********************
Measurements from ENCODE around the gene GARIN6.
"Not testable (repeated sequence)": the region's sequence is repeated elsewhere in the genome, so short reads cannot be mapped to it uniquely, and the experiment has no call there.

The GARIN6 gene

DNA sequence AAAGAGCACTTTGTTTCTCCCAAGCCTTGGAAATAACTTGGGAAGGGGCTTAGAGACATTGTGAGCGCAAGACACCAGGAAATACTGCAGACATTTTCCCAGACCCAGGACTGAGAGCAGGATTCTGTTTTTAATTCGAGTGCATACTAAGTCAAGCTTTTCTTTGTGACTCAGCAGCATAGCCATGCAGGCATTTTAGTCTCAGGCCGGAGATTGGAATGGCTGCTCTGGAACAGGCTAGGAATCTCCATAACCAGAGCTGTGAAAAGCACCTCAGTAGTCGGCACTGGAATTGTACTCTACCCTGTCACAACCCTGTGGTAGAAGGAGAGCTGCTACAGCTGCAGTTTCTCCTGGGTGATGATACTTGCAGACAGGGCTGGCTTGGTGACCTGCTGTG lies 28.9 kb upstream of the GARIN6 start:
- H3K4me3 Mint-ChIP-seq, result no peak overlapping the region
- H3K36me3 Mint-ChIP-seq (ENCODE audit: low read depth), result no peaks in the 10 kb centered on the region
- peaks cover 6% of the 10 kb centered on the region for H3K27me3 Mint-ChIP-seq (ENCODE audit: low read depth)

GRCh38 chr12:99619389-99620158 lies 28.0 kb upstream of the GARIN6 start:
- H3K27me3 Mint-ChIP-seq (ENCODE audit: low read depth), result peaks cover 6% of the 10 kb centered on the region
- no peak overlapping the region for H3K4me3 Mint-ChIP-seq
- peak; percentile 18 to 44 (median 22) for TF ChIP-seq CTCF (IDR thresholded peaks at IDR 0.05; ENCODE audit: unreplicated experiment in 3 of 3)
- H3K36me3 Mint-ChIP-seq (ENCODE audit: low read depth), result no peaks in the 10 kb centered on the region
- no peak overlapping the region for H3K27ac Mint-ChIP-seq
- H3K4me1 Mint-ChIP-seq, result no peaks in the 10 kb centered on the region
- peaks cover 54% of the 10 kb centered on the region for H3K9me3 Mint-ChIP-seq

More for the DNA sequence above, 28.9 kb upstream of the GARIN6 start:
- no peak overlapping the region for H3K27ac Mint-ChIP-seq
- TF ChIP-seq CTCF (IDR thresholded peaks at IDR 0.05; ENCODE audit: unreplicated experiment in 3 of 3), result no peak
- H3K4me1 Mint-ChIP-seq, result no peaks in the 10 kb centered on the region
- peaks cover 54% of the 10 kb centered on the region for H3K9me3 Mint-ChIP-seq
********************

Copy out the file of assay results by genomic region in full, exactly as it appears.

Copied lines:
Measurements from ENCODE around the gene GARIN6.
"Not testable (repeated sequence)": the region's sequence is repeated elsewhere in the genome, so short reads cannot be mapped to it uniquely, and the experiment has no call there.

The GARIN6 gene

DNA sequence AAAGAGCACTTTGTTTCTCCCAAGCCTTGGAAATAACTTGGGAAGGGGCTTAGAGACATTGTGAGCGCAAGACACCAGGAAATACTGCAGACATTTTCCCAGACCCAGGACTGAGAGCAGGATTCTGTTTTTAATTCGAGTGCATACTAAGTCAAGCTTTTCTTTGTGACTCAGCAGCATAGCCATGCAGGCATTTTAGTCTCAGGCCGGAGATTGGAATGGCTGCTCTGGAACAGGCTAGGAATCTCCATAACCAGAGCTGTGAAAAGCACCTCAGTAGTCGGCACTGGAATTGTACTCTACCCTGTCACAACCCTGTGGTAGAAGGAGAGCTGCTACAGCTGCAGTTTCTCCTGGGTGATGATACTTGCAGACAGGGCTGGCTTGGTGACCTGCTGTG lies 28.9 kb upstream of the GARIN6 start:
- H3K4me3 Mint-ChIP-seq, result no peak overlapping the region
- H3K36me3 Mint-ChIP-seq (ENCODE audit: low read depth), result no peaks in the 10 kb centered on the region
- peaks cover 6% of the 10 kb centered on the region for H3K27me3 Mint-ChIP-seq (ENCODE audit: low read depth)

GRCh38 chr12:99619389-99620158 lies 28.0 kb upstream of the GARIN6 start:
- H3K27me3 Mint-ChIP-seq (ENCODE audit: low read depth), result peaks cover 6% of the 10 kb centered on the region
- no peak overlapping the region for H3K4me3 Mint-ChIP-seq
- peak; percentile 18 to 44 (median 22) for TF ChIP-seq CTCF (IDR thresholded peaks at IDR 0.05; ENCODE audit: unreplicated experiment in 3 of 3)
- H3K36me3 Mint-ChIP-seq (ENCODE audit: low read depth), result no peaks in the 10 kb centered on the region
- no peak overlapping the region for H3K27ac Mint-ChIP-seq
- H3K4me1 Mint-ChIP-seq, result no peaks in the 10 kb centered on the region
- peaks cover 54% of the 10 kb centered on the region for H3K9me3 Mint-ChIP-seq

More for the DNA sequence above, 28.9 kb upstream of the GARIN6 start:
- no peak overlapping the region for H3K27ac Mint-ChIP-seq
- TF ChIP-seq CTCF (IDR thresholded peaks at IDR 0.05; ENCODE audit: unreplicated experiment in 3 of 3), result no peak
- H3K4me1 Mint-ChIP-seq, result no peaks in the 10 kb centered on the region
- peaks cover 54% of the 10 kb centered on the region for H3K9me3 Mint-ChIP-seq